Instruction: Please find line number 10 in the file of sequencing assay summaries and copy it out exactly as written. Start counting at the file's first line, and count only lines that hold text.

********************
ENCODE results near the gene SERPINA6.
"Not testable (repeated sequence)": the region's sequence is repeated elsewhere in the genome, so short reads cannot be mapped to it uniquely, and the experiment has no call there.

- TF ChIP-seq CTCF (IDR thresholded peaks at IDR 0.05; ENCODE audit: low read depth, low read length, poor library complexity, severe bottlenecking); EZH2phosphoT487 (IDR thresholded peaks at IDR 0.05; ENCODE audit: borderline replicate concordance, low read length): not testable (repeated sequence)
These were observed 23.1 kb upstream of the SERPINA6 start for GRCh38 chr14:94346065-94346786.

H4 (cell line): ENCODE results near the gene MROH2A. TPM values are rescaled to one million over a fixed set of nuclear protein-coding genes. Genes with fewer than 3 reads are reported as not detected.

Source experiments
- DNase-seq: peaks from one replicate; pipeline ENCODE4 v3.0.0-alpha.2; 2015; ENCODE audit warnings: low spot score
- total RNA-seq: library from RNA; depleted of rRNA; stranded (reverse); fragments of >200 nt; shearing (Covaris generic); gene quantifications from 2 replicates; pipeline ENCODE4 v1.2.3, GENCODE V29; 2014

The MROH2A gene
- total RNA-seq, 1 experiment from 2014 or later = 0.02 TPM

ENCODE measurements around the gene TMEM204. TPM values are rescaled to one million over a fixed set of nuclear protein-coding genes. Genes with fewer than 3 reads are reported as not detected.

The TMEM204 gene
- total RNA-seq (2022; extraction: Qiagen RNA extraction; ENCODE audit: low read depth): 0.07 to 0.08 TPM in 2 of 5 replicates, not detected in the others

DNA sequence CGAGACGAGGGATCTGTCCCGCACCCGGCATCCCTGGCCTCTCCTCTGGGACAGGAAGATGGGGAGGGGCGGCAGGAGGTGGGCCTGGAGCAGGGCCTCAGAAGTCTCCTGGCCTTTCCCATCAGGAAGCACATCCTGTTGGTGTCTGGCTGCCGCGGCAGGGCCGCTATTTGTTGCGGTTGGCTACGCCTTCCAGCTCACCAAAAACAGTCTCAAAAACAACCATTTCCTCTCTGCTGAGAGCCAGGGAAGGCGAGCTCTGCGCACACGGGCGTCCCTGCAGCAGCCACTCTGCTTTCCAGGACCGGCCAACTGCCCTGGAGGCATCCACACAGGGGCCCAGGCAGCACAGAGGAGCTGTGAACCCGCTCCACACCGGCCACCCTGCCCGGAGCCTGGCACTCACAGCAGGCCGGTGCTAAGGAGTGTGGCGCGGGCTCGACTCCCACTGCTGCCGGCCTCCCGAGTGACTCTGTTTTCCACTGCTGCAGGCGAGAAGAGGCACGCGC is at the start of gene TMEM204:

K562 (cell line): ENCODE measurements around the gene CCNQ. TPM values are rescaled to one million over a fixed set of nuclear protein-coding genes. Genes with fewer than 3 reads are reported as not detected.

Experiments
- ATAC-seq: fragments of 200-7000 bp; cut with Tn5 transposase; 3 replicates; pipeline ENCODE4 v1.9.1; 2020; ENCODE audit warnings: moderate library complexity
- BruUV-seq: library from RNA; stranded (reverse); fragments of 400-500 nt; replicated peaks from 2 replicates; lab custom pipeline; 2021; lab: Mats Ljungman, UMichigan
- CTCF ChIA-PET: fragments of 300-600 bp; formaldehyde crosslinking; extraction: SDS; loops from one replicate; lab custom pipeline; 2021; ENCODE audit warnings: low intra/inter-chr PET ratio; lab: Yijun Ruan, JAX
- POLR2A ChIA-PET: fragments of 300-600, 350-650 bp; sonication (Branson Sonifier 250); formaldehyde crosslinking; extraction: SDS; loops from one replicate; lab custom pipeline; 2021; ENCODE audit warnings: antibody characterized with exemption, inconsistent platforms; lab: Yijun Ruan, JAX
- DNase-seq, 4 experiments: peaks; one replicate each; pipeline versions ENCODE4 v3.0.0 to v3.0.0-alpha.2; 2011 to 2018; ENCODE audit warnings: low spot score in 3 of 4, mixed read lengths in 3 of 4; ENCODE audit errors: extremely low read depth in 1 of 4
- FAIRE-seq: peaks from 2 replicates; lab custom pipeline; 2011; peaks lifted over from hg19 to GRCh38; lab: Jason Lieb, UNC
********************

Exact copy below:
- total RNA-seq, 1 experiment from 2014 or later = 0.02 TPM